I’m not being cheeky or doubting you, but you do know Sergio Ramos’ red-card record, don’t you? The infamous story about Real Madrid’s captain and how many times he gets sent off, yes?
No. Wait! Not the one about how another expulsion would land him squarely on a quarter-century of orderings-off for Los Blancos. That’s an entirely different side to Madrid’s belligerent captain. I mean, instead, the one where this combative, all-or-nothing, hell-for-leather centre-half/hero/hooligan has actually scored twice as many goals in European club semifinals and finals as he has seen red cards in his entire UEFA career?cheap nfl authentic jerseys
That’s right. This bull of a man, who some people probably believe has a hyphenated surname (Sergio Ramos-SentOff) has only been red-carded three times in over 120 UEFA matches for Sevilla and Real Madrid. It’s almost angelic and sits in truly stark comparison to his all-time record for Los Blancos, which shows that nobody in the history of top-level Spanish club football has been sent off more often.
Twenty-four dismissals (and counting) is his slightly embarrassing “landmark.” But the massive disparity between Ramos the “restrained European” and Ramos “Spain is my fiefdom and I’ll act exactly as I wish” is still greater once you examine more closely.
Of his three Champions League red cards, one was simply for following Jose Mourinho’s streetwise instructions. Ramos and Xabi Alonso deliberately got themselves sent off for time-wasting second bookings in the final moments of a win against Ajax in 2010, so that they’d have a lesser chance of suspension in the knockout rounds. Subtract that ordering off, which admittedly caused one heck of a row at the time, and Ramos actually has three times more goals in UEFA semis and finals than he has European red cards.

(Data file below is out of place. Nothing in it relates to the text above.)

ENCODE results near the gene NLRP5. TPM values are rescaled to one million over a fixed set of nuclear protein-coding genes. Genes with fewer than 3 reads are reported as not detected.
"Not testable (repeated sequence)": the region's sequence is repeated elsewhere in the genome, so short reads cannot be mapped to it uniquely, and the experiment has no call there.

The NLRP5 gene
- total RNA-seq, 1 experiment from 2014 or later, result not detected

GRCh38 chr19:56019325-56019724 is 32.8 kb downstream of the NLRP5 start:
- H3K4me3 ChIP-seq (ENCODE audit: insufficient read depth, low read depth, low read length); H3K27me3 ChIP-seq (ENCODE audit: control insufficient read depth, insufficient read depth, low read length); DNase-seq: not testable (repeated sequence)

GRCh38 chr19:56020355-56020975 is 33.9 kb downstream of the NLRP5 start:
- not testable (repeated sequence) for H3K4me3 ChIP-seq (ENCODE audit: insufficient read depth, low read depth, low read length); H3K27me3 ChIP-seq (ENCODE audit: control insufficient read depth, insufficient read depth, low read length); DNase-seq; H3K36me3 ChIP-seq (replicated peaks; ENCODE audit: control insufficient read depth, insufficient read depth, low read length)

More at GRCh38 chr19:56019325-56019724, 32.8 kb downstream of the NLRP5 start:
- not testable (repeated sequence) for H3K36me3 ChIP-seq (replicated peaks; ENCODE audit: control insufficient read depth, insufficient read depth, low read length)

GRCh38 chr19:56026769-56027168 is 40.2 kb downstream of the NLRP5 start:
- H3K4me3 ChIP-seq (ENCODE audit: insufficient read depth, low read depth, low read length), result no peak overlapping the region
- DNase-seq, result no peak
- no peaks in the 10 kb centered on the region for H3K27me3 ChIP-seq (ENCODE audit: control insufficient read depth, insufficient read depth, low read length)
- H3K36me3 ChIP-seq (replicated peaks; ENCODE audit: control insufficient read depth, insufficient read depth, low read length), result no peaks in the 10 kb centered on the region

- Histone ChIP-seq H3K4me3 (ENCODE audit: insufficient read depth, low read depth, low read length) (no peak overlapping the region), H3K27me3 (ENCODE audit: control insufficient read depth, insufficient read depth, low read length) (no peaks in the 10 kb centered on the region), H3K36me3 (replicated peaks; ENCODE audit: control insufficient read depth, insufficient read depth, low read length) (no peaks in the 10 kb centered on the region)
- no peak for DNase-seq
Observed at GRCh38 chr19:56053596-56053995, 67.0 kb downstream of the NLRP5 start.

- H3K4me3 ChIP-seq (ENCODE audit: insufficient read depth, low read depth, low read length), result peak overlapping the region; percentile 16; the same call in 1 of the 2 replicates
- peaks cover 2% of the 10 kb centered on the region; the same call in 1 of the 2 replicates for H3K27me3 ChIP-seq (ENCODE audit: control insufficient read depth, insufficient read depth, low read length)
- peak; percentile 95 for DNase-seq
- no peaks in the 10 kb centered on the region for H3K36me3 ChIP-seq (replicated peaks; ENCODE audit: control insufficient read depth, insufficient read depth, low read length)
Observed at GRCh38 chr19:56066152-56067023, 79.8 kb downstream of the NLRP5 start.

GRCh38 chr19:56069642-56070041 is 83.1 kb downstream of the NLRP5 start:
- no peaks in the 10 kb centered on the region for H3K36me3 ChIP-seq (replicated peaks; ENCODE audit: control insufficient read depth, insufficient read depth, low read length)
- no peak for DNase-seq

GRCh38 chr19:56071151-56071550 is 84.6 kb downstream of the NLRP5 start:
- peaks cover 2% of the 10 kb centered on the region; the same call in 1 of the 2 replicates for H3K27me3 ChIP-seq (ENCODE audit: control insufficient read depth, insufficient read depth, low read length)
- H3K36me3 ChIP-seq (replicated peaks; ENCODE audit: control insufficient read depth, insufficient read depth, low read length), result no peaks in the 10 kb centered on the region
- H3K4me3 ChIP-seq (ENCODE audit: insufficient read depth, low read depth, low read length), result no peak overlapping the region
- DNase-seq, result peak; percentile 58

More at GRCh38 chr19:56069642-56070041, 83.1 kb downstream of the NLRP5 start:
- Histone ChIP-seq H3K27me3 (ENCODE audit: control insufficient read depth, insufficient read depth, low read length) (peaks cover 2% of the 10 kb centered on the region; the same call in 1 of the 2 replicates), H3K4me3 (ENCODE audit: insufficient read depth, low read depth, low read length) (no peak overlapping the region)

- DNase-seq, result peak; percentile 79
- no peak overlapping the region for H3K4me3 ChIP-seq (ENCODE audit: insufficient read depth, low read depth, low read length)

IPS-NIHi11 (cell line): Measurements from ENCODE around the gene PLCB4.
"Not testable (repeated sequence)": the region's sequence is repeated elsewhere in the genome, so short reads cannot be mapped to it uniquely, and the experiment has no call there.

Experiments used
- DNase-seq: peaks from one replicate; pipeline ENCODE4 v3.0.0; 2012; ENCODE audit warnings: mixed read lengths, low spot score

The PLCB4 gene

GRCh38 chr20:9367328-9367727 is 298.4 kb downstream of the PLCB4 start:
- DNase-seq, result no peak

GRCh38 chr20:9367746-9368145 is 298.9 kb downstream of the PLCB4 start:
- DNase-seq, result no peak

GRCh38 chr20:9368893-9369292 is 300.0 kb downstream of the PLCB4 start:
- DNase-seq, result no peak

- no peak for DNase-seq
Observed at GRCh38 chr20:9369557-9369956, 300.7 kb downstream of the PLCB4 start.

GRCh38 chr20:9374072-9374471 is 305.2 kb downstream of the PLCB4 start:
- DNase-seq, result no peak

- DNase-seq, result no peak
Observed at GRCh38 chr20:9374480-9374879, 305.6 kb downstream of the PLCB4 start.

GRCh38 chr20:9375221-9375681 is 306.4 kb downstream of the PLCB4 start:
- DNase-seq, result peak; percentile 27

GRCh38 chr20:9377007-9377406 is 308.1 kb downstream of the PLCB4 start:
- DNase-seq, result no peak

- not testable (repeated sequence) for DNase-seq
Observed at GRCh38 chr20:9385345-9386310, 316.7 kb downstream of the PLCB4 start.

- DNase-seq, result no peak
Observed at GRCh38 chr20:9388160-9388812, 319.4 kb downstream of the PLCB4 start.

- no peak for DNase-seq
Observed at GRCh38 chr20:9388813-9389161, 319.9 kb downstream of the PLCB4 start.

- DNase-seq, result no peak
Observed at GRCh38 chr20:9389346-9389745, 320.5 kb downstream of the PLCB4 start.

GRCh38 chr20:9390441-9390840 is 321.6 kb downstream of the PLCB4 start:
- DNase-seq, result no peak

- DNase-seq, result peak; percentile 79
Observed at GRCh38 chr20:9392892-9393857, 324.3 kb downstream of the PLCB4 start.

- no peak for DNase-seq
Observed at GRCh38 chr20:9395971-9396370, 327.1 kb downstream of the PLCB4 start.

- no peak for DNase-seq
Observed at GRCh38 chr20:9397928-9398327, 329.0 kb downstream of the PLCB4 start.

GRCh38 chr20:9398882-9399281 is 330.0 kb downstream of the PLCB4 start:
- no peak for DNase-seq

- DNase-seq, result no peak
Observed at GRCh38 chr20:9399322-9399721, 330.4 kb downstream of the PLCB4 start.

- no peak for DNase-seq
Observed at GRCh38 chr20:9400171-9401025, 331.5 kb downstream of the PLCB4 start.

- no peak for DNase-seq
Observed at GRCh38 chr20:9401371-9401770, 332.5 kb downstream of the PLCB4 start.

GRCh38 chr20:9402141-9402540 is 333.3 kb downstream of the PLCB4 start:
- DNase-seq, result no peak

These are remarkable stats in so many ways. The most obvious, of course, is that Saturday’s Champions League final will be Ramos’ fourth and he has yet to taste defeat. Yet it presents Real Madrid’s captain with not just a test of football, but the ultimate test of judgement and restraint.
Let’s not beat about the bush here: The prospect of Marcelo suddenly deciding to prioritise defending or positional discipline is as likely as Cristiano Ronaldo voting for Lionel Messi in the Ballon d’Or. And while Liverpool’s strengths do not begin and end with Mohamed Salah — the Egyptian is far from the only the principal Red menace — he plays down their right. Right where Marcelo should be, but won’t.cheap nfl jerseys from china
Now, it’s a nuance missed by many that although Ramos is firmly right-footed (he won Euro 2008 and World Cup 2010 at right back) he prefers to play left-sided centre-back for Madrid. This puts him right in the danger zone that will be clearly marked on the Kiev pitch with the words, “Oh bloody hell, where’s Marcelo? Wait… here comes Salah at a hundred miles per hour!”
Even at 32 years old, this athlete from Andalusia, may well be able to match the brilliant Egyptian partly because Ramos is a terrific footballer, partly via his encyclopedia of experience and partly because Madrid’s captain is notably streetwise. However the last thing he wants to see is Salah with the ball at his feet, careering towards him at pace. Because this is the split-second moment when a defender has to commit. The position in which Ramos will undoubtedly find himself, whether to “jockey” the player and try to herd him into a space where he doesn’t want to go, or lunge into a tackle and risk yellow or red — this is the nightmare scenario for most defenders.